Younger Sorensen following in father's shoes
Dustin Sorensen is making a name for himself quickly.
But the Rochester teenager—and budding dirt-track stock car star—hasn't forgotten the name that paved the way for him.
"I couldn't do any of this without my dad (Mike)," Sorensen, 16, said. "I've watched him and been around him my whole life. He taught me everything I know.
"He still sets up my car for me. I've gone to the track with him and helped in his shop for as long as I can remember."
Now in his third season of driving with the big boys in the USRA Modified division, the son of Deer Creek Speedway's single-season feature wins record holder has come into his own.
Dustin Sorensen finished second in the points standings to multiple-time track champion Jason Cummins. He also won two feature races and finished in the top five in 11 of the 15 USRA Modified features contested this season.
"We have a really good car and good motor," Dustin Sorensen said. "We were really consistent, that was a huge part of it. Jason won more races, but we were consistent."
He enters this weekend's season-ending Featherlite Fall Jamboree at Deer Creek with the momentum of a Modified coming hard out of a corner.
He ran his new MB Customs chassis—his first season with a brand new car, after running his dad's equipment in previous years—to the biggest payday of his young career. Dustin Sorensen won the $4,000 USRA Modified feature on the final night of the USRA Modified Nationals at Mississippi Thunder Speedway in Fountain City, Wis., on Sept. 9.
"He is a good driver; he doesn't tear up equipment," said Mike Sorensen, who still is tied for the Deer Creek track record for Modified feature wins in a season, with eight. "He does have a great car and good motors, but he doesn't go through equipment. He stays out of trouble."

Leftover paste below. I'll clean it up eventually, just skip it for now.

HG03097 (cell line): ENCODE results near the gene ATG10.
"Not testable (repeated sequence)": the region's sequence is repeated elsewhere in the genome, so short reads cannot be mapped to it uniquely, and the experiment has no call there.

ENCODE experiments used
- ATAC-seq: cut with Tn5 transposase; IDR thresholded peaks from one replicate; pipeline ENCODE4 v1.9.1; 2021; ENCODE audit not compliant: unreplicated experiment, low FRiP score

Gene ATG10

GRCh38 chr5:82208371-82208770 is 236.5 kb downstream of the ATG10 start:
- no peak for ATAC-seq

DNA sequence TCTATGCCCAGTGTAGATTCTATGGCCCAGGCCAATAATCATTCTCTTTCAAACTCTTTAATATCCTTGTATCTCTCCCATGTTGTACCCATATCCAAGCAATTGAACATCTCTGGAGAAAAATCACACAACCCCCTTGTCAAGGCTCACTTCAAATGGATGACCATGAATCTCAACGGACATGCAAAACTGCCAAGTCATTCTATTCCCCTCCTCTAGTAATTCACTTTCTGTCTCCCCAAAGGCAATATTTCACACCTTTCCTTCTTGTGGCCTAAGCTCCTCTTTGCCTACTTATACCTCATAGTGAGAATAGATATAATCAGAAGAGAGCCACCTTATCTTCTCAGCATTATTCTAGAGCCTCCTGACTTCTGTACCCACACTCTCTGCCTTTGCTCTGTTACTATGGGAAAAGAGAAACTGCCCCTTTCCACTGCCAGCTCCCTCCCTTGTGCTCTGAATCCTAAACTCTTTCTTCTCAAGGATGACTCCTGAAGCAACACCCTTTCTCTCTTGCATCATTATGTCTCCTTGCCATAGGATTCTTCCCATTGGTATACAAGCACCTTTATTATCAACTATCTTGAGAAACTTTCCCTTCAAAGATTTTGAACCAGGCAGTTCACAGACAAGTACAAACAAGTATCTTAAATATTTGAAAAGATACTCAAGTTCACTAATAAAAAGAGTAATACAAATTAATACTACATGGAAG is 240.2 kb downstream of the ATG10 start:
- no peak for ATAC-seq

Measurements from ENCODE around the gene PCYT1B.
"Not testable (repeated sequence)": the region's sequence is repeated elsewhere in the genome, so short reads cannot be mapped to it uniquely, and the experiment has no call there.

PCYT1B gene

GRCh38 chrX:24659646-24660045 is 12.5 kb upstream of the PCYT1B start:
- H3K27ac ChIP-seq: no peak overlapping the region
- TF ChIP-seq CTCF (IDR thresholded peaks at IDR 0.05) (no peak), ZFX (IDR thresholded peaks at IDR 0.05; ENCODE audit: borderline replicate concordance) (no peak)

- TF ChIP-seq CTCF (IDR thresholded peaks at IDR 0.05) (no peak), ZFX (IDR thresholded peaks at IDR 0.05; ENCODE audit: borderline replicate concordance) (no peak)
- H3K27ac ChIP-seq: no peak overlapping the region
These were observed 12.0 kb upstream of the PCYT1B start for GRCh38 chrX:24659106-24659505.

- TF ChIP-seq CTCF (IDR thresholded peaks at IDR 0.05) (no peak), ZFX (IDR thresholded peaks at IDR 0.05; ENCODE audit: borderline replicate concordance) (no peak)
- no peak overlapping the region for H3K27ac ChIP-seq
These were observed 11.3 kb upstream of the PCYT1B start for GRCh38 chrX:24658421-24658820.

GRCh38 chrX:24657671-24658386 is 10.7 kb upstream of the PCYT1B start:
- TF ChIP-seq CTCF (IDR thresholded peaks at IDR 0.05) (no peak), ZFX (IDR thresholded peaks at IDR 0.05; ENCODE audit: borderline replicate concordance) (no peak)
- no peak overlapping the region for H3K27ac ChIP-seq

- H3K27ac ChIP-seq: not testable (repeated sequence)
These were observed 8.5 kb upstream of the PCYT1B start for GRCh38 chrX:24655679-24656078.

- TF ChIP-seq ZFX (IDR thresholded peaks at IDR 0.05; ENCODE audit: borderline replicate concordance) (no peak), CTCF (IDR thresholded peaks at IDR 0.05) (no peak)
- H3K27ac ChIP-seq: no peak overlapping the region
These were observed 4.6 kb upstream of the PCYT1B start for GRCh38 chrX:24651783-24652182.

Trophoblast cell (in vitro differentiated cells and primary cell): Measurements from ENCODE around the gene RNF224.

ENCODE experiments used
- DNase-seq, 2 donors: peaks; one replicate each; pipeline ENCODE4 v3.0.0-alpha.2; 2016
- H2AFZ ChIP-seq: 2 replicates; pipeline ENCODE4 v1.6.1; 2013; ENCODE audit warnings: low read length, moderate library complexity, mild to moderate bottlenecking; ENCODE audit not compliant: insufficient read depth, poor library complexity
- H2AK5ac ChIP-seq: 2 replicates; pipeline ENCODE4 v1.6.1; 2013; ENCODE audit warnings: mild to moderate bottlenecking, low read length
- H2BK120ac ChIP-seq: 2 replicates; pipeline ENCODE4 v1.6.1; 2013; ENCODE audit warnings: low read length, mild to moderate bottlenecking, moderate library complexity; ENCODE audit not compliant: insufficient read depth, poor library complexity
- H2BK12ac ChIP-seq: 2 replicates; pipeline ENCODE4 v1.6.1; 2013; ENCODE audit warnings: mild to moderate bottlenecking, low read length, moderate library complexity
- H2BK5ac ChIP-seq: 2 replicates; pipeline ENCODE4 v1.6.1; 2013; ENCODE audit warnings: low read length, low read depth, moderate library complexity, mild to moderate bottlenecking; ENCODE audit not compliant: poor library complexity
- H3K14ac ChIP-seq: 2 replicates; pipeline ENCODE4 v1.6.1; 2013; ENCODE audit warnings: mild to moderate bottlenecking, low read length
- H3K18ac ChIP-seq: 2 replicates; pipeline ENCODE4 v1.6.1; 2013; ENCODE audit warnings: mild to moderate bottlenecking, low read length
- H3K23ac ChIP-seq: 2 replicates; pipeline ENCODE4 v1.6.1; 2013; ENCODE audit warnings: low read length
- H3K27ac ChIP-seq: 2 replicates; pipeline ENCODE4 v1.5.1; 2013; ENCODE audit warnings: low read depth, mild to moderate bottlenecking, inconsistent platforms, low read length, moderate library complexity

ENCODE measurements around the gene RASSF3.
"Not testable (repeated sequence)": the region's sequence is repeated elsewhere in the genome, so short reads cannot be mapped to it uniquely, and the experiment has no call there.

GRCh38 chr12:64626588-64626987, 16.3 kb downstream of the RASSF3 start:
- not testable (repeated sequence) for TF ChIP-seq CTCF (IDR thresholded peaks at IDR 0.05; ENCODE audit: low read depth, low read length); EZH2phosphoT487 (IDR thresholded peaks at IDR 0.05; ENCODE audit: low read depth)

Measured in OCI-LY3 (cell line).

Like his father, Dustin has learned how to stay out of trouble while running up front.
On the night of his big victory at Mississippi Thunder, he won his heat race, but drew the No. 8 starting spot in the "A" Main. He carefully worked his way up to the front and held some veteran drivers off, including last year's USRA Modified national champion Lucas Schott.
"He drew No. 8, but once he got to the top and hit that first straightaway, you could tell he had it ready," Mike Sorensen said. "This year I really think he has chance to run up front at the Jamboree. You have to have some luck to do that, but I think he can."
Mike Sorensen can trace his son's success back a decade.
Dustin started his racing career in a Slingshot, the roughly-500 pound cars that are built to race on 1/8- to 1/3-mile tracks, such as Button Buck Speedway, the smaller track built inside the main 1/4-mile track at Deer Creek. Dustin Sorensen began racing on Button Buck at age 5.
"A lot of (Dustin's success) comes from his Slingshot racing," Mike Sorensen said. "He learned fast how to keep it straight and stay out of trouble."
Dustin made the jump from a Slingshot to an Out-Pace USRA B-Mod—a car class where many young drivers cut their teeth on the big track at Deer Creek—at age 12, then moved up to an A-Modified two years later, or two years before he could get a driver's license.
The jump to the USRA Modifieds came sooner than his father anticipated.
"I made a deal with him on the last night of the (2014) Jamboree," Mike said, "that if he won in his B-Mod, then he'd get a Modified.
"He won, and he made sure to tell everyone at the track about it (during his victory lane interview) on the frontstretch."